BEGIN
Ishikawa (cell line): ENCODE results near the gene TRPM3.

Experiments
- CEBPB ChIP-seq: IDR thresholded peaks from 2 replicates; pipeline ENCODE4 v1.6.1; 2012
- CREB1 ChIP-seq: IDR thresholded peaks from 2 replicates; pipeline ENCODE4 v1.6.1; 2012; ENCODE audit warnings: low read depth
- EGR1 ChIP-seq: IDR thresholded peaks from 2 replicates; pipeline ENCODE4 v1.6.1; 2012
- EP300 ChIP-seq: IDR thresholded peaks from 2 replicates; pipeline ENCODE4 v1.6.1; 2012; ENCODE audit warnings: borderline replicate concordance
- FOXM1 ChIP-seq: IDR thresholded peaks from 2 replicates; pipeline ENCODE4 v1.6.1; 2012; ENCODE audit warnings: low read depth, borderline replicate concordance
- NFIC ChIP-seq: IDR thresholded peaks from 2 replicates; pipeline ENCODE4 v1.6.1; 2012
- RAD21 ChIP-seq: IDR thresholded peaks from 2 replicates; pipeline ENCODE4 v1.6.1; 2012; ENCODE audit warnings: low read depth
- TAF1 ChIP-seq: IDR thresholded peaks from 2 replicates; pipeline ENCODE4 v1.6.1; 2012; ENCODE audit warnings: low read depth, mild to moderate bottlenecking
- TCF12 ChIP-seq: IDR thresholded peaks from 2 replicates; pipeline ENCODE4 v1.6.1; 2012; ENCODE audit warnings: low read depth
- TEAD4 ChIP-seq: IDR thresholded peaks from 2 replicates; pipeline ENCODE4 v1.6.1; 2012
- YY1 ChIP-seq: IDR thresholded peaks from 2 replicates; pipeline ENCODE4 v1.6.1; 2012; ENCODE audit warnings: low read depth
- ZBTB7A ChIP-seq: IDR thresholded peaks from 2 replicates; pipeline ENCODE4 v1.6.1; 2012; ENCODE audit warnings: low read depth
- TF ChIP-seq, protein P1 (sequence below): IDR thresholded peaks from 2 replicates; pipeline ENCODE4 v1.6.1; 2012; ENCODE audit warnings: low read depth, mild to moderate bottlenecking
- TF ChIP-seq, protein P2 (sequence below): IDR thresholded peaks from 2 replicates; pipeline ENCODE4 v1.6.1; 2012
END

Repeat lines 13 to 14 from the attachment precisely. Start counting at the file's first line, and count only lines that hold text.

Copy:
- YY1 ChIP-seq: IDR thresholded peaks from 2 replicates; pipeline ENCODE4 v1.6.1; 2012; ENCODE audit warnings: low read depth
- ZBTB7A ChIP-seq: IDR thresholded peaks from 2 replicates; pipeline ENCODE4 v1.6.1; 2012; ENCODE audit warnings: low read depth